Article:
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Alaska’s oyster seed guardians

Alaska’s farmed oyster industry has grown rapidly over the past 10 years. The state’s 29 permitted operators produced over 1.8 million units in 2017, up 36 percent from the previous year.


April 15, 2019
By Matt Jones

Topics
Jakolof Bay Oyster Co owners Frank and Margo Reveil examining sub-market-sized Pacific oyster on their farm in December 2016. Growers in Alaska need steady oyster seed supply

Compared to 10 years prior, growth was 86 percent, data from the Alaska Department of Fish and Game show.  Further pointing to a dynamic industry are the 12 new oyster farm applications the state received over the past two years.

But beneath these developments is a perennial problem for oyster growers: lack of seed supply. Enter OceansAlaska, a non-profit comprised of Alaskan educators, scientists, fishermen and business leaders. The group’s vision is to expand the state’s mariculture industry and wild stock enhancement for oyster, geoducks and kelp, in line with Alaska’s goal to grow its mariculture industry to $100 million in 20 years.  Specifically, OceansAlaska’s goal is to ensure the availability of commercial quantities of seed.

“Seed availability has always been an issue in Alaska,” says hatchery manager Conor Eckholm. “It is the goal of OceansAlaska to solve this problem. There are currently only two hatcheries that supply eyed larvae/seed to the Alaskan market and it’s not always available when growers or hatcheries need it.”

Change in focus
Eckholm says the non-profit was originally envisioned in the 1990s as a Marine Science Center with an upscale aquarium. OceansAlaska’s mission has changed over the years. Their focus now is on running a self-sustaining hatchery and nursery for shellfish and kelp, and running the science center.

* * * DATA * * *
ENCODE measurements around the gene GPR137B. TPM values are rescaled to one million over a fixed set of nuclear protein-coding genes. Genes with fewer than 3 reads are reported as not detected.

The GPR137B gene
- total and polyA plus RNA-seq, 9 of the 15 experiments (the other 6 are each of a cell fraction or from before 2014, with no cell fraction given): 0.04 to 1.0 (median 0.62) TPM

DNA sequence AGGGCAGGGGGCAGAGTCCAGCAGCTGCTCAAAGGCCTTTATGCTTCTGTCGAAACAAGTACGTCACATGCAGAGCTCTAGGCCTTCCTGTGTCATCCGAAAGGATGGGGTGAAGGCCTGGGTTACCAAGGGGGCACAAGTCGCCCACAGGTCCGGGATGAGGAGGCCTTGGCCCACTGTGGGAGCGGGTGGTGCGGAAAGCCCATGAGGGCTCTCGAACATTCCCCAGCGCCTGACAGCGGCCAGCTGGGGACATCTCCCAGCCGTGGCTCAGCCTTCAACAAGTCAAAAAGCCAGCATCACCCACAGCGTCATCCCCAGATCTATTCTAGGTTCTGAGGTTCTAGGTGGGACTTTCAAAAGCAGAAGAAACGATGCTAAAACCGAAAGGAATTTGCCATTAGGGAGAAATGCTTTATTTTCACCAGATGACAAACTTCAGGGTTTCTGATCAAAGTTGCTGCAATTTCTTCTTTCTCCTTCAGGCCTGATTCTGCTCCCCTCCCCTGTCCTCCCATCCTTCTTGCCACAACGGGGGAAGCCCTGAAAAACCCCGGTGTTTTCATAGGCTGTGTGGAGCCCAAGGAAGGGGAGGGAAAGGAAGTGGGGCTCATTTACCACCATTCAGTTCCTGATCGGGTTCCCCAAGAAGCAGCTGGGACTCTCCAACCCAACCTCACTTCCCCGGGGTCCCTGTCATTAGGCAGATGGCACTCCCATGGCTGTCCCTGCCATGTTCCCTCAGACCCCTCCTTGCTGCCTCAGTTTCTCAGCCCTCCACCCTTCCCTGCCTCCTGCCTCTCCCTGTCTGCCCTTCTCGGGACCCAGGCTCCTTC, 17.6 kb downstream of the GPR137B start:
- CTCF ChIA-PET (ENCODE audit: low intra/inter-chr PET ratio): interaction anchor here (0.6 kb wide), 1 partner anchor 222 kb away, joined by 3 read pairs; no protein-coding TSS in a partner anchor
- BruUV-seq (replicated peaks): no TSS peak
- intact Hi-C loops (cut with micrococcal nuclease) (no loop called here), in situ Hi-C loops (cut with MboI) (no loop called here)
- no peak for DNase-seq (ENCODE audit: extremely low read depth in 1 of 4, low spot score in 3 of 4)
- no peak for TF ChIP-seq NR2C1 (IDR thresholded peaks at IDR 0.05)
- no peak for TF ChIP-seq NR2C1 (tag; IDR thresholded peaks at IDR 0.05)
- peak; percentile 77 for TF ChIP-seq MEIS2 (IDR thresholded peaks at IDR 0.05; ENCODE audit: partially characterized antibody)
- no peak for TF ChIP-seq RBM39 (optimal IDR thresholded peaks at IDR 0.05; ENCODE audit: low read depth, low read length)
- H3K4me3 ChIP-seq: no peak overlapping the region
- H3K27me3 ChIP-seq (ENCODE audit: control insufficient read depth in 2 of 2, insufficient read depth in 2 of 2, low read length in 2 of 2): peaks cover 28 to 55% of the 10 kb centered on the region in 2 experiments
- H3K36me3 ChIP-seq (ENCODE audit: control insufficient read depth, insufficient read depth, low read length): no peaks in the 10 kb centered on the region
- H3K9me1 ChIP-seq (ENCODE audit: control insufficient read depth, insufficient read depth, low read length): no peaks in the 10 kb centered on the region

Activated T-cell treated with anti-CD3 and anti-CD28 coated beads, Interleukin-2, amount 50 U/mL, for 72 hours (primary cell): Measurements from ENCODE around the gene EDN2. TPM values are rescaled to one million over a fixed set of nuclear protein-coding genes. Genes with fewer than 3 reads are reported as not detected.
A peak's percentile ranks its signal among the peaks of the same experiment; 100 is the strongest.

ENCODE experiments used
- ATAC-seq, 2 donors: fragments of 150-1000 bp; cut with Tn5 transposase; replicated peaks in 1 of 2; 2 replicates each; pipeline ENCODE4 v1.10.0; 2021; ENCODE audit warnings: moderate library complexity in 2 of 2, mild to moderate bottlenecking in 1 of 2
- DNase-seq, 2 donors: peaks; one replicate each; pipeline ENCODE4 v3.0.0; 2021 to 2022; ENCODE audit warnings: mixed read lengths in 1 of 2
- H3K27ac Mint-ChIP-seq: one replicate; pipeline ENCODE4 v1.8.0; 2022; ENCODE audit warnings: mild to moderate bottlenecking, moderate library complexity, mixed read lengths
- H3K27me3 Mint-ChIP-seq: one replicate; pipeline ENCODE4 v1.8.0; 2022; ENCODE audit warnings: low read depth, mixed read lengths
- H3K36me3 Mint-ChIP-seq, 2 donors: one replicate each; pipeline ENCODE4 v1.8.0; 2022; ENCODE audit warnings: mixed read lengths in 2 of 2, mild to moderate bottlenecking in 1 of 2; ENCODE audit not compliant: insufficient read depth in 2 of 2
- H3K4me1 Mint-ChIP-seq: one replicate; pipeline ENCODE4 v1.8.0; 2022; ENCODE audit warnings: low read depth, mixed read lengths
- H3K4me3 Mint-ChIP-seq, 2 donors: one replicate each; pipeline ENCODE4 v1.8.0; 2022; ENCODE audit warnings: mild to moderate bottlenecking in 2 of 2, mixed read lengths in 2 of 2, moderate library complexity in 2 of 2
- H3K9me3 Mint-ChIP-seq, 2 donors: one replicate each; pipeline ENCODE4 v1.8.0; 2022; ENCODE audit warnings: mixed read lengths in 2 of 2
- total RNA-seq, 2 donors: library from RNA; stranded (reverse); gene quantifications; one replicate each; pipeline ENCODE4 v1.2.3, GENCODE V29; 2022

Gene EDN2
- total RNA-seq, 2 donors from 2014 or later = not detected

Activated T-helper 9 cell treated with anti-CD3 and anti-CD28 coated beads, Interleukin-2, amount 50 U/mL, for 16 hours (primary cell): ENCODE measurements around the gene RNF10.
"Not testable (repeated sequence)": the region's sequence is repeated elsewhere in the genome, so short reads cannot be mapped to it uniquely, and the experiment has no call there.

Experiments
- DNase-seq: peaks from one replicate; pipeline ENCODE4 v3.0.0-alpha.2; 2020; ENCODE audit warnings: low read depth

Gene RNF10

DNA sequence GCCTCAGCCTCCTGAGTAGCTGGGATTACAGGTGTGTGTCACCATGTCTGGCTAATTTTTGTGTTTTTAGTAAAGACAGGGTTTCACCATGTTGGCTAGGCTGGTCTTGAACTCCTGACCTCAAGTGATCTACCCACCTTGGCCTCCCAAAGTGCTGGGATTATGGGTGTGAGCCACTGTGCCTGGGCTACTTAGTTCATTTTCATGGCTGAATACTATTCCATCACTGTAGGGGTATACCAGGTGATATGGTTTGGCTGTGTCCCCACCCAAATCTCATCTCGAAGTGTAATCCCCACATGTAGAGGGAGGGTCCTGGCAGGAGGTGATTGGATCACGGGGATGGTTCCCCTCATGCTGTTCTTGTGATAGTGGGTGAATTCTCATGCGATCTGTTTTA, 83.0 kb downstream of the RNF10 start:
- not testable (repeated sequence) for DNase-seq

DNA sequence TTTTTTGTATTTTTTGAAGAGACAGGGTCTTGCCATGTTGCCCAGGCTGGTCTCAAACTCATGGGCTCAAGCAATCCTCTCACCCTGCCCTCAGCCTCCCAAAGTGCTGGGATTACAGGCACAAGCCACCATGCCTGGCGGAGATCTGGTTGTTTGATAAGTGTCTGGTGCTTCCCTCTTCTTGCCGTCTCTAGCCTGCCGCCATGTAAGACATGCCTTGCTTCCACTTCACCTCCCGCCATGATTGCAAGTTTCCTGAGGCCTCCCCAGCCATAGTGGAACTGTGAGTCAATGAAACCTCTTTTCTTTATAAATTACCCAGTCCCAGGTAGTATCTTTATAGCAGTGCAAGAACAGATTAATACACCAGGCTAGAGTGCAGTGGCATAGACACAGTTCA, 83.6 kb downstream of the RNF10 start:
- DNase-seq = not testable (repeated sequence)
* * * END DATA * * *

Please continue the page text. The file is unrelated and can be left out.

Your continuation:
Alaska’s fairly young oyster industry still has room to grow. The 12 new oyster farm applications the state received in 2017 and 2018 will need a consistent supply of seed. Two of them alone are projected to require an additional 50-60 million oyster seed per year. Whether there will be enough seed available remains to be seen.

“We are expanding currently and with the help of other hatcheries and nurseries, we intend to meet the goals of the industry,” says Eckholm.

The OceansAlaska Shellfish Hatchery is working on developing best practices and technology to help reach the goal of building capacity in hatcheries to independently produce seed. The non-profit is currently striving towards producing 40 million Pacific oyster seed, two million geoduck seed and enough kelp to result in one million lbs of kelp. They are also considering expanding their operations to a second site south of Ketchikan to help reach production goals.

Eckholm says that the non-profit has experienced learning curve and challenges since changing to their current mission four years ago. “We are still trying to get larger seed supplies for our oyster farmers at the specific times that they request it,” says Eckholm. “We are also currently trying to spawn our own oysters in order to be more self-reliant as an industry, still in collaboration with other hatcheries in Hawaii and Oregon.”